"... the tendency at present is very strong to provide means of measurement which are concerned somewhat closely with school achievements, and which can be used by teachers and others with little technical training. There is also a tendency, because of this need for a large number of measurements in the case of educational problems, to try to devise tests which can be scored by persons utterly devoid of judgment concerning the products in question.
"It would ill become the present writer to protest against these two tendencies; and they are intrinsically healthy. There is, however, a real danger in sacrificing soundness of principle and precision of result to the demand that we measure matters of importance and measure them without requiring elaborate technique or much time of the measurer. The danger is that the attention of investigators will be distracted from the problems of pure measurement for measurement's sake, which are a chief source of progress in measuring anything. Perhaps not even one person in a million need feel this passion, but for that one to cherish it and serve it is far more important than for him to devise a test which thousands of teachers will employ. Opposition, neglect, and misunderstanding will be much less disastrous to the work of quantitative science in education than a vast output of mediocre tests for measuring this, that and the other school product, of which a large percent are fundamentally unsound."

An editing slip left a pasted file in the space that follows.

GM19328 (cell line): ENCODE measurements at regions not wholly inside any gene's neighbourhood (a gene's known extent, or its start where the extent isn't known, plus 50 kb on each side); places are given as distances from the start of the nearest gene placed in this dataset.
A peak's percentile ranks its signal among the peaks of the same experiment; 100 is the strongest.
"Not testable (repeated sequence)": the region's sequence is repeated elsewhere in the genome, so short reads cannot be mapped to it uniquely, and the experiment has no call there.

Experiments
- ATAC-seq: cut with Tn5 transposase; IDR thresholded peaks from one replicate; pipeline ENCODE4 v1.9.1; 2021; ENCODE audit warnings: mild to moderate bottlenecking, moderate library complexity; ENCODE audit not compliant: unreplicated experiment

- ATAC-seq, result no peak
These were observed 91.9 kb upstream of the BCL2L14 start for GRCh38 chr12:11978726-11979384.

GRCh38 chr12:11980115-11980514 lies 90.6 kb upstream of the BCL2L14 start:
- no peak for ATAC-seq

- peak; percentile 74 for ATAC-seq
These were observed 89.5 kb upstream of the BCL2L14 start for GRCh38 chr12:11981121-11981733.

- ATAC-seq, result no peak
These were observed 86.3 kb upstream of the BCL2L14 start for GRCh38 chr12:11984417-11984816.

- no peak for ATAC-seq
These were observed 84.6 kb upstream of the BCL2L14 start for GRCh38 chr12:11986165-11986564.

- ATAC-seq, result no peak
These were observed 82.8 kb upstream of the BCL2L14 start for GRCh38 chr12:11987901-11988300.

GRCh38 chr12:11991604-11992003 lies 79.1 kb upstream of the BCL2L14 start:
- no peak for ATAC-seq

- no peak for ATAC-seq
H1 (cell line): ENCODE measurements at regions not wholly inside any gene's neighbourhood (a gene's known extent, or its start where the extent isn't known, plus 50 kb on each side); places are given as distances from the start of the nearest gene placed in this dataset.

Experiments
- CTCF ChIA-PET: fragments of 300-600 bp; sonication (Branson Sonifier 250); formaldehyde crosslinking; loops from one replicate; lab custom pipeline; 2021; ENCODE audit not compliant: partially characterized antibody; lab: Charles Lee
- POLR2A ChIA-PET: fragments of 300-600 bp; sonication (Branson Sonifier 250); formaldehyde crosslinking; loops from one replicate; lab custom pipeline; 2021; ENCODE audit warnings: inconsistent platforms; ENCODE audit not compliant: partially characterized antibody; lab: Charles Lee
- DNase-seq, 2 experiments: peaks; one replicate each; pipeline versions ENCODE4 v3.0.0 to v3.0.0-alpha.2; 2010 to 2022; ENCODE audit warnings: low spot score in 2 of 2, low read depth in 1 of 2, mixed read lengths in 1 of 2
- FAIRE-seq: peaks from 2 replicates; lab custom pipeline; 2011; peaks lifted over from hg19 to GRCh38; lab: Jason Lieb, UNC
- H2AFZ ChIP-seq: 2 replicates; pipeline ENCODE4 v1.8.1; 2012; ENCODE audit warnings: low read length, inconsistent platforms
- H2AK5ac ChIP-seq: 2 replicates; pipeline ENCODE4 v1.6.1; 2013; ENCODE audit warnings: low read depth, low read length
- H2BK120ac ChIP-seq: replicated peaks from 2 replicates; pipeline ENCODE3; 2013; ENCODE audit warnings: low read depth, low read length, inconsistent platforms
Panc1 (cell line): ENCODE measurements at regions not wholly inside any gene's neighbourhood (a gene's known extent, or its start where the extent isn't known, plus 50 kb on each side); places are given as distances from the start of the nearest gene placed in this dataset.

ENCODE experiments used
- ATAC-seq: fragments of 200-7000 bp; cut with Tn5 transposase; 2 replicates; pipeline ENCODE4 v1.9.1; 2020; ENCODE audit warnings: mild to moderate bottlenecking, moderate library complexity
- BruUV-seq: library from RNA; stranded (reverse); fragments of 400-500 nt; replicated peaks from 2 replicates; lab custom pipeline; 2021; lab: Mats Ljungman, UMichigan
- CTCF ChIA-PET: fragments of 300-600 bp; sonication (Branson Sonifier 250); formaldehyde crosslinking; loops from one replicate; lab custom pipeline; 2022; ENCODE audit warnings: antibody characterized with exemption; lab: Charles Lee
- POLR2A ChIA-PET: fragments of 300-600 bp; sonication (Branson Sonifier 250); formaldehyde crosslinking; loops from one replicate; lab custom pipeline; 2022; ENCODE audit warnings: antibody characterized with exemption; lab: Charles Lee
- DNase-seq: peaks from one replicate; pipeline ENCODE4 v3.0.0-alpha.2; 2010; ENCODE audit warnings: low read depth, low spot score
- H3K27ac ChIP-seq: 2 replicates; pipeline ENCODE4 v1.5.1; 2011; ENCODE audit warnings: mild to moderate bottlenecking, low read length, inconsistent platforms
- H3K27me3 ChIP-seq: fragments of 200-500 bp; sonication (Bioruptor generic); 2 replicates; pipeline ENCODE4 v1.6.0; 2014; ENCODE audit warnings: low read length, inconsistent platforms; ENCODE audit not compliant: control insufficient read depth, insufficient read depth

Edward L. Thorndike (1918). The nature, purposes, and general methods of measurements of educational products. Chapter II in G.M. Whipple (Ed.), The 17th yearbook of the National Society for Study of Education. Part II. The Measurement of Educational Products. Bloomington, IL: Public School Publishing Co. p. 20-21.
Courtesy of Andrew Stephanou, ACER
"No Child Left Behind" Criticized Long in Advance E.L. Thorndike, Rasch Measurement Transactions, 2009, 22:4, 1181
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